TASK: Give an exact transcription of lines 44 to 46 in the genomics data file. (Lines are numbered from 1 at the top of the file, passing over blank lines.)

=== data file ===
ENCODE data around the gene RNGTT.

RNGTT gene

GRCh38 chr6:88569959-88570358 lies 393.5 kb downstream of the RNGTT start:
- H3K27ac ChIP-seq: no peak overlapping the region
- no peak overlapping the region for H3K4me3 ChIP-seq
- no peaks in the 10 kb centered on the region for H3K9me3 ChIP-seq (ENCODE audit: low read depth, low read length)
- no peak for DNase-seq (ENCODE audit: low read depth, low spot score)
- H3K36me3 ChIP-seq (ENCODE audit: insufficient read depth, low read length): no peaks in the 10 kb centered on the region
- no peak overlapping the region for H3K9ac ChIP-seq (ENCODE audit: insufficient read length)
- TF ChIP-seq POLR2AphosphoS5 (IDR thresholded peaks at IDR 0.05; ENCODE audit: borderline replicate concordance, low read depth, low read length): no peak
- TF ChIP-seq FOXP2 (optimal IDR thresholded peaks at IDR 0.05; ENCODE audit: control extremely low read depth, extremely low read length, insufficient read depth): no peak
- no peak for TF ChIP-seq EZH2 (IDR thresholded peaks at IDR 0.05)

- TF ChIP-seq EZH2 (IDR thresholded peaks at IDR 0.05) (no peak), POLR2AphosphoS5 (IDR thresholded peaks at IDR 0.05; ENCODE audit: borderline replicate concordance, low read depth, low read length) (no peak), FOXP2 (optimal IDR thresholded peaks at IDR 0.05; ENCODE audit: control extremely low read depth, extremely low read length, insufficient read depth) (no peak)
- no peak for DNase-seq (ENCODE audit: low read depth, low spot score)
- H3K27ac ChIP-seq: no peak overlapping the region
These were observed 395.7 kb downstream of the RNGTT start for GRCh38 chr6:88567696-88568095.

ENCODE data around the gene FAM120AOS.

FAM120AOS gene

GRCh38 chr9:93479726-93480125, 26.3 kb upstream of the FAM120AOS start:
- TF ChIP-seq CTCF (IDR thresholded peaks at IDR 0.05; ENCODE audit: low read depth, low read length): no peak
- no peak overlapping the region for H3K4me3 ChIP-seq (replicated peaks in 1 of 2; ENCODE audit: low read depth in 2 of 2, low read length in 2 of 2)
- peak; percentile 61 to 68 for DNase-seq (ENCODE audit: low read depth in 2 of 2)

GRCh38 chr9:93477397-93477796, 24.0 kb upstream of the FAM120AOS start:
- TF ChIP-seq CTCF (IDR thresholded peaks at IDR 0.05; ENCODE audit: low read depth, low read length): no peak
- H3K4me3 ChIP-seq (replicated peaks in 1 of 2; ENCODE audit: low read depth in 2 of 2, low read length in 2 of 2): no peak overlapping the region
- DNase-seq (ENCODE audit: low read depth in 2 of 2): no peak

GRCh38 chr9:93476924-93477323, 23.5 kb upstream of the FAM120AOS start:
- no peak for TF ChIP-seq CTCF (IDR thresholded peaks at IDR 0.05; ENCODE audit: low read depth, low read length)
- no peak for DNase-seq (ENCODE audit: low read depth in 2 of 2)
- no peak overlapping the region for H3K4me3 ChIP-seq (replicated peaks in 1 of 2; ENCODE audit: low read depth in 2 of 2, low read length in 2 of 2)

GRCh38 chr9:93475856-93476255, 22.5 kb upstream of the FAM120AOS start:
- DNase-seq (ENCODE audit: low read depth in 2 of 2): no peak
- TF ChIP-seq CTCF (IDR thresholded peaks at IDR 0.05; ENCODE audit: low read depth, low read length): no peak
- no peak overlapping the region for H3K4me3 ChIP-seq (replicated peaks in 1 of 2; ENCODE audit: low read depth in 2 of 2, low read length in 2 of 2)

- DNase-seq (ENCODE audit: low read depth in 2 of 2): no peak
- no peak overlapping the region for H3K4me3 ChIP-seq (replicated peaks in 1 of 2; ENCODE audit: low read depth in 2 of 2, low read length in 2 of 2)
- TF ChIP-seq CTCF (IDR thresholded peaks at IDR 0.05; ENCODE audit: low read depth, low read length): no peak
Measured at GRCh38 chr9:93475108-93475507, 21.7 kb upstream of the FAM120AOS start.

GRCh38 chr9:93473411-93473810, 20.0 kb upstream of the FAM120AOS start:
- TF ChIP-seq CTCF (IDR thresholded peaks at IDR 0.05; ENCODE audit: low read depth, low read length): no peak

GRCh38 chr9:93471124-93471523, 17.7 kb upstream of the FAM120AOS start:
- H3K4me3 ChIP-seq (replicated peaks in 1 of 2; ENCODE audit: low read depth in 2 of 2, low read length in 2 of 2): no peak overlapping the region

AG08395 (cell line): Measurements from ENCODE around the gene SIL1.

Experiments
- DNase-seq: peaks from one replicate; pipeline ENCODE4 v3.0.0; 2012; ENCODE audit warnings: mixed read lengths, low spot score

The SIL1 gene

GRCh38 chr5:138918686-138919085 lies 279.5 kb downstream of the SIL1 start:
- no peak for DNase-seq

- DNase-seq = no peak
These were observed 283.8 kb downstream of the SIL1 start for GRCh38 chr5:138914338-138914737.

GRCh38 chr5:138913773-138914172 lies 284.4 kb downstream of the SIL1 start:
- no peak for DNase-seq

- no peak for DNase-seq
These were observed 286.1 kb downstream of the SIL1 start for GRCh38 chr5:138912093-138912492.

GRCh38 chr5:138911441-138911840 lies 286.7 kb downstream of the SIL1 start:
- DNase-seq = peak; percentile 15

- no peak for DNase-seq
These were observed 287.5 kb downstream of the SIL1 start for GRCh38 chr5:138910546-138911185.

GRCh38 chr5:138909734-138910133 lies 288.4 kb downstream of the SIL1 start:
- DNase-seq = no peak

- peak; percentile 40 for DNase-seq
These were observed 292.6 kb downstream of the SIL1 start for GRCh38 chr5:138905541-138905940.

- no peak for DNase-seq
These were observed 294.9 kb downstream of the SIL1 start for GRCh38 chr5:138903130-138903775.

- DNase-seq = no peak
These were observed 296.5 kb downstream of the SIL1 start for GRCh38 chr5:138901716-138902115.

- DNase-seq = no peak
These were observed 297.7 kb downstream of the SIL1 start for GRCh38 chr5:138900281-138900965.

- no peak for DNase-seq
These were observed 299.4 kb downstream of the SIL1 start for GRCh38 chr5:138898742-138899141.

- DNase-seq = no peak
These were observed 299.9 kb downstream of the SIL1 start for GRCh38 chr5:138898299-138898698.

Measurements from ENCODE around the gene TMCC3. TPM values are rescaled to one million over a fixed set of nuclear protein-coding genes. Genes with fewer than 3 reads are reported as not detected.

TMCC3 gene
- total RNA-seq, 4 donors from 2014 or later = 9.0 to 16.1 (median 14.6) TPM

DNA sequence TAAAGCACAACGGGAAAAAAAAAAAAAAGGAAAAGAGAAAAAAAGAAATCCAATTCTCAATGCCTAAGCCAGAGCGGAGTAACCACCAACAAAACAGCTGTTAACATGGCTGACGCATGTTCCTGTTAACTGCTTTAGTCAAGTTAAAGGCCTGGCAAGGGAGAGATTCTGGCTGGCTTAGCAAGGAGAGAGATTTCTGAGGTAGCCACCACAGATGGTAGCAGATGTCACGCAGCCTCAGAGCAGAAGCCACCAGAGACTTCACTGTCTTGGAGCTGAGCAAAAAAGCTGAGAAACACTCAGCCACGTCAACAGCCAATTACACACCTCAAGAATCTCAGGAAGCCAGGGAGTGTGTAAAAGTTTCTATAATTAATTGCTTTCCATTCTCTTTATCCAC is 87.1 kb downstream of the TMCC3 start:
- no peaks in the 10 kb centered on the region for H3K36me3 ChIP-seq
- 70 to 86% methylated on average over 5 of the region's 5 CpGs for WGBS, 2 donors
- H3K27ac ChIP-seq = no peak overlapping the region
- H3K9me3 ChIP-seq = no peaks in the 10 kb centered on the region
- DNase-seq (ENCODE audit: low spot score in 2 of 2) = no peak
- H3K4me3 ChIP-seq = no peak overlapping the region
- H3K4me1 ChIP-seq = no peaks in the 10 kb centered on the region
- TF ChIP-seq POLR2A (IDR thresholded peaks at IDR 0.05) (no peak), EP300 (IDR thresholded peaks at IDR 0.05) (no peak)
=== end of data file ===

Experiments
- DNase-seq: peaks from one replicate; pipeline ENCODE4 v3.0.0; 2012; ENCODE audit warnings: mixed read lengths, low spot score

The SIL1 gene